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As we hurtle toward the regular season, check out our division-by-division primers highlighting players and storylines to watch in 2017. Kevin Patra tackles the NFC North below.
Most significant changes from 2016
CHICAGO BEARS: With the Jay Cutler era finally over, the Bears brought in $18 million stand-in Mike Glennon and traded up one spot in the draft to take Mitchell Trubisky with the No. 2 overall pick. The underwhelming Glennon is set to start the season under center, but the more athletic, accurate Trubisky is nipping at his heels due to a stellar preseason campaign. In Trubisky, the Bears finally seem to have found a young signal caller of the future. The rookie’s accuracy is undeniable. His pinpoint ball placement on the move is marvelous to watch wholesale jerseys authentic and something that can’t be taught. Trubisky’s reign in Chicago should (will) start at some point in 2017.
DETROIT LIONS: The Lions swapped out two offensive linemen in free agency, then watched starting left tackle Taylor Decker sustain an injury that will keep him out well into the season. Detroit is set to start newcomers Ricky Wagner at right tackle, T.J. Lang at right guard and Rams draft bust Greg Robinson at left tackle. The former two are immediate upgrades. The latter is a major question mark, but he hasn’t been a disaster this preseason. The Lions would love to run the ball more with a healthy Ameer Abdullah in 2017. How the offensive line gels early in the season will determine the success of that enterprise.
GREEN BAY PACKERS: Last September, the Packers entered the 2016 season with Eddie Lacy and James Starks atop the running back depth chart. After Ty Montgomery’s conversion to full-time RB, the Pack’s tailback crew has been completely remade. Behind Montgomery sits a gaggle of rookies scooped up on Day 3 of the 2017 NFL Draft: Jamaal Williams, Aaron Jones and Devante Mays. Monty will be the lead back, but with pass-blocking questions and concerns about his ability to handle a major workload, one of the rookies will play a key role this season in Green Bay’s run at a ninth straight postseason appearance.
MINNESOTA VIKINGS: Adrian Peterson is gone. In his place is rookie Dalvin Cook. It’s odd to think a second-round pick could be an upgrade on a future Hall of Famer, but Cook fits the type of offense these Vikings want to run better than “All Day” did. Cook should get a workhorse role from the get-go. The rookie owns a willingness to lower his shoulder between the tackles, plus speed to the edge and he can make plays in the passing game. It should be his show in 2017.
One player to watch on each team
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CHICAGO BEARS: Leonard Floyd, outside linebacker. While all of Chicago goes gaga over Trubisky, the Bears need to get more production from their three previous first-round picks (Floyd, Kevin White, Kyle Fuller). Floyd is the best bet to make the leap in 2017. The pass rusher has shown improved hand technique in August. (Yes, he left the third game of the preseason with an injury, but it appears minor.) Floyd owns the speed to the edge, and if he can mix in counter moves and get off blocks more consistently in 2017, he can be a much-needed difference maker along the Bears’ front.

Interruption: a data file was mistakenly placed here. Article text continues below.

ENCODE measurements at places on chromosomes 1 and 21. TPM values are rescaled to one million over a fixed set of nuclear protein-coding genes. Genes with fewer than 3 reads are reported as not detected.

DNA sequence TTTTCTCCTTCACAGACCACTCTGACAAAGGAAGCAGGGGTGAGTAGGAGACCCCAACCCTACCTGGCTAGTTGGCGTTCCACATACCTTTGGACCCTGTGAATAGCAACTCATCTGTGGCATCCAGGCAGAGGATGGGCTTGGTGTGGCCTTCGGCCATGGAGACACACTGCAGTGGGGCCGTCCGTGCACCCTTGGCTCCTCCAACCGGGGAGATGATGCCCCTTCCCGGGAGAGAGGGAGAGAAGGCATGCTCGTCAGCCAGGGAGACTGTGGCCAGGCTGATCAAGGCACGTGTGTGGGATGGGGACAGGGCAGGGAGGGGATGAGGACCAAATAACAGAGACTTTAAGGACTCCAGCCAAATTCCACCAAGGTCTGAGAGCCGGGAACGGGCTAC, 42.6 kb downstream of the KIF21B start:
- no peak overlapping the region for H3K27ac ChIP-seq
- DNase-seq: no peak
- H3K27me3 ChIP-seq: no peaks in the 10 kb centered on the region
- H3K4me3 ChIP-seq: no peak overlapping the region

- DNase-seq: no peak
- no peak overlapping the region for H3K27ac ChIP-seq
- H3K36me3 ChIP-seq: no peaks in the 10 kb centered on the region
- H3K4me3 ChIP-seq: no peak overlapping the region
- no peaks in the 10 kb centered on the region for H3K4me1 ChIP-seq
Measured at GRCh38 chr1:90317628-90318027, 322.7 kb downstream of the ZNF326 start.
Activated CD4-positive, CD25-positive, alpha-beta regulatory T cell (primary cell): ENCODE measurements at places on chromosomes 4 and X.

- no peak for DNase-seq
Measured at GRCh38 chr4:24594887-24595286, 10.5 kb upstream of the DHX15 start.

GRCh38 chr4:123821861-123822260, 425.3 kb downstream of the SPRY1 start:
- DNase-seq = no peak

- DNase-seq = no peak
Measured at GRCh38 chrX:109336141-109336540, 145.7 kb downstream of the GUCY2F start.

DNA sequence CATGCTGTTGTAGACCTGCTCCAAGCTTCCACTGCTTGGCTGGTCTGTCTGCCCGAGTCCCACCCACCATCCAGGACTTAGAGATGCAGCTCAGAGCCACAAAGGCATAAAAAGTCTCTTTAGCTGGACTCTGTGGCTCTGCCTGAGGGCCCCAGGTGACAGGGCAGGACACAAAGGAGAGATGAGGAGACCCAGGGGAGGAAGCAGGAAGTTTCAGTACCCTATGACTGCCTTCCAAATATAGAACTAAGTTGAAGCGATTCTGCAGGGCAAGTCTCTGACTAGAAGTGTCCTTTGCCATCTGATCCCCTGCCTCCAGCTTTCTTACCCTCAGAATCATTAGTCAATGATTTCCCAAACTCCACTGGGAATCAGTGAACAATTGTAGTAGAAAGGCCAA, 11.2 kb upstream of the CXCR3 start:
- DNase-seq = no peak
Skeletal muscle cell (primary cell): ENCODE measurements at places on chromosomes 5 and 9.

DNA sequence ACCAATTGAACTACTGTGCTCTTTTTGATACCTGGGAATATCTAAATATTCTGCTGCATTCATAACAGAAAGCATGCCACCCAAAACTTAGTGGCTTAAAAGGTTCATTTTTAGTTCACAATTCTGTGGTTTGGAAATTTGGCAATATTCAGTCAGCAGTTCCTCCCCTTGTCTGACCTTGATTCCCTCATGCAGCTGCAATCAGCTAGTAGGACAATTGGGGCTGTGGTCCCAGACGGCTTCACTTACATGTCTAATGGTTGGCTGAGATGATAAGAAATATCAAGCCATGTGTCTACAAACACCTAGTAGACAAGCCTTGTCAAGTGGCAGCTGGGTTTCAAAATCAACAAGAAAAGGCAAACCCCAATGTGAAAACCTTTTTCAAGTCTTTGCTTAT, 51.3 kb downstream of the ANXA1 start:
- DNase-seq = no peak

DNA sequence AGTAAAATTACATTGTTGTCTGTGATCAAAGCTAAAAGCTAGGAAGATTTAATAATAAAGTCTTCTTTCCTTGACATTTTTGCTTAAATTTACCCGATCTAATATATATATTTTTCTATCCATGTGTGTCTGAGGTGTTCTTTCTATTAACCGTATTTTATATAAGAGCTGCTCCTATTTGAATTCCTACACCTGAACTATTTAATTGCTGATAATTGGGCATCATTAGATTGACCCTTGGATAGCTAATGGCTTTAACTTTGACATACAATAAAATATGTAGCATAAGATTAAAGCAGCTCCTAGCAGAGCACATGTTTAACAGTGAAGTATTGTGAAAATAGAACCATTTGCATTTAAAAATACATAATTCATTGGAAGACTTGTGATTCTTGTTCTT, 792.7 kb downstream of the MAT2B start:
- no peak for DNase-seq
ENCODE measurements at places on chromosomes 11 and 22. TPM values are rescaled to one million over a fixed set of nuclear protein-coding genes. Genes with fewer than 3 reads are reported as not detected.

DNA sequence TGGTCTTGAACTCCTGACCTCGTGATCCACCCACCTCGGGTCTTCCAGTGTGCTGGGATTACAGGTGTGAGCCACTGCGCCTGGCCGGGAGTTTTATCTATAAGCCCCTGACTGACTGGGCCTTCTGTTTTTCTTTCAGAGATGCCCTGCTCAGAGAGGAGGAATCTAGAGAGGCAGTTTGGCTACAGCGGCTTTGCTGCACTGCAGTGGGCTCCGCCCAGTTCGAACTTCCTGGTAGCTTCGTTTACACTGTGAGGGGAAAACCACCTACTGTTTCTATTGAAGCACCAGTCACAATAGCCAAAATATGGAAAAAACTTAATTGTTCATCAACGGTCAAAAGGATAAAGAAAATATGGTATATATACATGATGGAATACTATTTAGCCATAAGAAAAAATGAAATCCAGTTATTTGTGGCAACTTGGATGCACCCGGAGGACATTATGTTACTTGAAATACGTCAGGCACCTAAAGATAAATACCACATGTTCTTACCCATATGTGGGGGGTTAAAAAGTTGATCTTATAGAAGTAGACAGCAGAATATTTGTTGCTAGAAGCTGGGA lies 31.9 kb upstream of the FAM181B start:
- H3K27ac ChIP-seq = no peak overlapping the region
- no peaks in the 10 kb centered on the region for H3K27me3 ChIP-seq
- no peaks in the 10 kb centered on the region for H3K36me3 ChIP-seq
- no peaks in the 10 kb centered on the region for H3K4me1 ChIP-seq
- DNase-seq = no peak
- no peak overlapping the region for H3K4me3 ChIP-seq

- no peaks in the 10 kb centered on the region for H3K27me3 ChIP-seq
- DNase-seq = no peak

DETROIT LIONS: Ameer Abdullah, running back. Abdullah looked like he was in for a monster campaign in 2016 before suffering a foot injury that sidelined him for the season after just two games. The shifty runner has flashed in the preseason and is the clear-cut No. 1 back in the Lions’ offense. A dual-threat weapon, Abdullah can be a three-down player next to Matthew Stafford. If the offensive line improves and Abdullah stays healthy, the Detroit ground game should be a factor for the first time in years.
GREEN BAY PACKERS: Martellus Bennett, tight end. Jared Cook came on strong down the stretch for the Packers last season. However, Green Bay let him walk in free agency and instead signed an upgrade. Bennett is an improvement in both run blocking and the red zone. After a seven-touchdown season with Tom Brady, Bennett could see similar numbers with Aaron Rodgers. The 6-foot-6 tight end will take pressure off Jordy Nelson in the red zone, and he should be a dangerous target against linebackers when Rodgers freelances.
MINNESOTA VIKINGS: Riley Reiff and Mike Remmers, offensive tackles. So these are two players to watch — sue me. We keep harping on this, but Minnesota’s offensive line appears to be the biggest obstacle to the Vikings returning to the playoffs. For the umpteenth season, they are attempting to plug a hole-filled barrier with questionable materials. This go-around, they are doing it with two players whose previous teams had little intention of retaining them. Reiff also just returned from nursing an injury. Coach Mike Zimmer called the starting offensive line’s performance this past week “sporadic,” which sounds ominous. If Reiff and Remmers aren’t an upgrade on last year’s disaster, it could sink the Vikings’ ship.
What we’ll be talking about at season’s end
After years of wandering the quarterback wilderness, the Bears finally found a young passer they can grow with. Meanwhile, Aaron Rodgers continues to carry Teflon Dom Capers and his hole-filled defenses. Matthew Stafford is worth every penny of the $135 million contract the Lions handed him. And in Minnesota, Dalvin Cook is the real-deal workhorse to fill Peterson’s shoes.